By Sofia Velazquez Pimentel
Scientists have discovered an important protein that stops the toxic build-up of cholesterol in the liver. The team hopes this will lead to new treatments for liver diseases.
Researchers at the LMS Metabolism and Gene Regulation group have discovered a significant protein that protects against toxic cholesterol buildup in the liver.
Liver disease is the only major disease where death rates are rising, having increased by 400% in the last 50 years. Making the need for prevention and treatment solutions more pressing than ever.
Scientists explained that many metabolism-associated diseases like liver disease are linked to a process called alternative splicing, an important step between gene transcription and protein production.
Until now, it was not known the exact role of alternative splicing in liver disease, which causes a roadblock in the development of new treatments.
The new study, published in Nature Metabolism, discovered that the protein RBFOX2, a protein known to regulate alternative splicing plays a significant role in protecting against the toxic buildup of cholesterol that can lead to liver disease.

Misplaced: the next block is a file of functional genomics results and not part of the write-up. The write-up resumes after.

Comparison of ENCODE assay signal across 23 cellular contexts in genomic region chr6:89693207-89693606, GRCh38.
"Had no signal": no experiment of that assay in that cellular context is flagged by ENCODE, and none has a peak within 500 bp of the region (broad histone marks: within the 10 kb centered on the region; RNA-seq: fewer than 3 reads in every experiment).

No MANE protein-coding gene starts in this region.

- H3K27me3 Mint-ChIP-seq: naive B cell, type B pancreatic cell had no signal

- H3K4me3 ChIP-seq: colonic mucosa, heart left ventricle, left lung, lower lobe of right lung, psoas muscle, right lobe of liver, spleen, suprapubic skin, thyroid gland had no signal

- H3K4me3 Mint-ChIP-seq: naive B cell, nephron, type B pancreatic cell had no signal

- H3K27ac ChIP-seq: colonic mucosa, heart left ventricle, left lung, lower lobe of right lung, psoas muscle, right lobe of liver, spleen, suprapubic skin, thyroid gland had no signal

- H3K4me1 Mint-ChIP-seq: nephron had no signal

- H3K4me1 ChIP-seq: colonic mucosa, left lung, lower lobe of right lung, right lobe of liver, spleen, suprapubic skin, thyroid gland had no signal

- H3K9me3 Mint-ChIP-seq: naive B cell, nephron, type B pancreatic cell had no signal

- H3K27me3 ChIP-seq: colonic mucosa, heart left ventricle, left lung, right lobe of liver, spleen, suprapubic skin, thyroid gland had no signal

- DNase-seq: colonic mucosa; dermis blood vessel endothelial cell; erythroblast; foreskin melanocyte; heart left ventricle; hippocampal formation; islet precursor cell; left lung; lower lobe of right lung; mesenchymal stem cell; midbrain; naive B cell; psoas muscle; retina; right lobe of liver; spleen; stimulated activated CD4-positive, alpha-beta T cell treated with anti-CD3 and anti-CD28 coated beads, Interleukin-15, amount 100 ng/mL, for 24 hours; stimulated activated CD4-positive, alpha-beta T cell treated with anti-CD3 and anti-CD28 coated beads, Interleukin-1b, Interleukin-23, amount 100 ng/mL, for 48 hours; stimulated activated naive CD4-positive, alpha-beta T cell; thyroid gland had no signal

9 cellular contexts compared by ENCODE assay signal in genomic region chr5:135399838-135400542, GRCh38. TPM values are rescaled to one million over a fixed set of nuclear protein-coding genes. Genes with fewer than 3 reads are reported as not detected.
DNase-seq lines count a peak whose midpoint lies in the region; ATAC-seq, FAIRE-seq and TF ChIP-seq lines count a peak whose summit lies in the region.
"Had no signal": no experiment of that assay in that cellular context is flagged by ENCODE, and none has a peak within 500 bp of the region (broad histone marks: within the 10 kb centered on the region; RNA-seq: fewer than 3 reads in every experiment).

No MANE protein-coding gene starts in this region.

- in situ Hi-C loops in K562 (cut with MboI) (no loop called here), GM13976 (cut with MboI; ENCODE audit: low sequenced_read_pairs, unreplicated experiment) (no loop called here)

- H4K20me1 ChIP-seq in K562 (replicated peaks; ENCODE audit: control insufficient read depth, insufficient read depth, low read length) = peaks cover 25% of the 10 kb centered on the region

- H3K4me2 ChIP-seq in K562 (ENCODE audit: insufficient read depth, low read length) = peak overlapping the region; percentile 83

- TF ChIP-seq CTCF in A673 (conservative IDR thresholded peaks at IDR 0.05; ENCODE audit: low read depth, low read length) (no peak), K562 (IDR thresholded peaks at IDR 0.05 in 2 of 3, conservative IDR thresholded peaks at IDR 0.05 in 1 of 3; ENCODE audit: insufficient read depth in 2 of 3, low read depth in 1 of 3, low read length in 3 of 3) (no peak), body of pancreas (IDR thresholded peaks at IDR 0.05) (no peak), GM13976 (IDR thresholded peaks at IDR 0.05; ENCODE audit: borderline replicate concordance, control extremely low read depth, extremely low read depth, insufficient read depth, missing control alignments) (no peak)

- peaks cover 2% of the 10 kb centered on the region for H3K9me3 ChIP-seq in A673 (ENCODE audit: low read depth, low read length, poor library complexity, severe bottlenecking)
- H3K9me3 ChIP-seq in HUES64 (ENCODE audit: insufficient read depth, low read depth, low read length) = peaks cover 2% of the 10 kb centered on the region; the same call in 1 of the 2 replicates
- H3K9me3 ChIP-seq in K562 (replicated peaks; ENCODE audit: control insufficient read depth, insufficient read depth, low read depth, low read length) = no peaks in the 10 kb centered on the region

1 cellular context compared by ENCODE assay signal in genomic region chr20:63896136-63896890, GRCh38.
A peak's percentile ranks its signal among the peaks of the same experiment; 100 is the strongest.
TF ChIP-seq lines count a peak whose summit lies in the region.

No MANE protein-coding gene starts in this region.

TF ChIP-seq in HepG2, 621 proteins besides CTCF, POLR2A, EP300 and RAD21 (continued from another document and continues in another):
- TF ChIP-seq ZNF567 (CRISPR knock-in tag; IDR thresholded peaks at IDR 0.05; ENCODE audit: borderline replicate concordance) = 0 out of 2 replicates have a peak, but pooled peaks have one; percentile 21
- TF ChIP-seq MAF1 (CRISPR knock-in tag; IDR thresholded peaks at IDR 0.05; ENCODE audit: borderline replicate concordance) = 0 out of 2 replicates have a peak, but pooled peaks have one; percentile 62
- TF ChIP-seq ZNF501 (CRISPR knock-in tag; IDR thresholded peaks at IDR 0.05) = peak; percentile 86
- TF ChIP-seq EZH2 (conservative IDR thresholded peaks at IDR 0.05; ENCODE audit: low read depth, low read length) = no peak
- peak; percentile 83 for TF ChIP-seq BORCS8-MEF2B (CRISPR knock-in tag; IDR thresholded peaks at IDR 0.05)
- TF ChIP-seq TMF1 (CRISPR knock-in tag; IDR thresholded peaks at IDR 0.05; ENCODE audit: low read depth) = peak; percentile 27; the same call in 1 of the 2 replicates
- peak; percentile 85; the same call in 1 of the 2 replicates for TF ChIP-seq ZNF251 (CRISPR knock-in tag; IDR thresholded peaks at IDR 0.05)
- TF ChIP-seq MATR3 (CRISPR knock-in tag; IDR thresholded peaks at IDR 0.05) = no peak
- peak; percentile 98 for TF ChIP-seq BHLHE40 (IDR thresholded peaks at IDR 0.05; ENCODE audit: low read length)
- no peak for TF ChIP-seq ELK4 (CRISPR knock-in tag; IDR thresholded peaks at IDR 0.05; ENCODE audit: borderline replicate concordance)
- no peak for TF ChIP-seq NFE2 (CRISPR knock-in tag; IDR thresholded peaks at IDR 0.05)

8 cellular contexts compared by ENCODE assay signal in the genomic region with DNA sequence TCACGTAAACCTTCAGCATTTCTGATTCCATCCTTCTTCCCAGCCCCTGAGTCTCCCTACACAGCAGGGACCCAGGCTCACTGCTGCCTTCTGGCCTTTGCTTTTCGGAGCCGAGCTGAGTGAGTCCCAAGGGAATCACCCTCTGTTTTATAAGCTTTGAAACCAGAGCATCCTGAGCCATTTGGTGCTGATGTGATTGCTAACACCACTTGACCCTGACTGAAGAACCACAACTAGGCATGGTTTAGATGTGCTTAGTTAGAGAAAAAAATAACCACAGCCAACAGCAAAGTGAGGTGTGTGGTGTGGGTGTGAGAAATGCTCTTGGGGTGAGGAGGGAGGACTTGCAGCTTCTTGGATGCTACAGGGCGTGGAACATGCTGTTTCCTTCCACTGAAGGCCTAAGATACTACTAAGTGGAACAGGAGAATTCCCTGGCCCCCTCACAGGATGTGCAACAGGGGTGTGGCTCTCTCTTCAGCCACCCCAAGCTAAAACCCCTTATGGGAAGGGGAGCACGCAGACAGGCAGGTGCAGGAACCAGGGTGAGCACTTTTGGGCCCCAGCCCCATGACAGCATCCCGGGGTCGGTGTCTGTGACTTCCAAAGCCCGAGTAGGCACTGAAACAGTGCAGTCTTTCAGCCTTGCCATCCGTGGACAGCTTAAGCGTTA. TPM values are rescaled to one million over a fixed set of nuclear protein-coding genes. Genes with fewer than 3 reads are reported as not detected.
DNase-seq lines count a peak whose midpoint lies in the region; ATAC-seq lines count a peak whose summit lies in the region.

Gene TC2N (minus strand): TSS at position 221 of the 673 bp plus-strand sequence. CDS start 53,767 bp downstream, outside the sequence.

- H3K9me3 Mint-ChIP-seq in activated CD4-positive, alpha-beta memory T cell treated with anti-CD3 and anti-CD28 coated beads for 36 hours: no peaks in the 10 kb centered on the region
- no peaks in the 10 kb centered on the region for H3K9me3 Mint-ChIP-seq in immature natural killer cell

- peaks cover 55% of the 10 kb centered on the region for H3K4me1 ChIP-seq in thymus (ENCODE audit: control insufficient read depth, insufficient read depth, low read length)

Mice were fed a diet of high fructose (the main ingredient in fizzy drinks) to mimic diet-induced fatty liver disease. Researchers found that the removal of RBFOX2 in mice led to the toxic buildup of cholesterol in the mouse’s liver, which signifies an increased risk of liver disease.
The team were able to revert the build-up of cholesterol by giving mice RNA drugs which partially restored the alternative splicing process by RBFOX2. This alleviated symptoms like liver inflammation.
Liver disease is a dangerous and fast-rising problem, and the researchers hope that these findings will open up doors to making new treatments.
Dr Sijia Yu, co-author of the study said: “Our study revealed new therapeutic targets for metabolism-associated fatty liver disease, the most prevalent non-communicable liver pathology in the world.”
Wherever possible, LMS scientists use cells and cell lines cultured in the laboratory, or computer-based approaches to learn about health and disease. Mice are used only when there is no alternative for a research project that is essential to make the findings needed to develop new prevention and treatment strategies for human and animal diseases.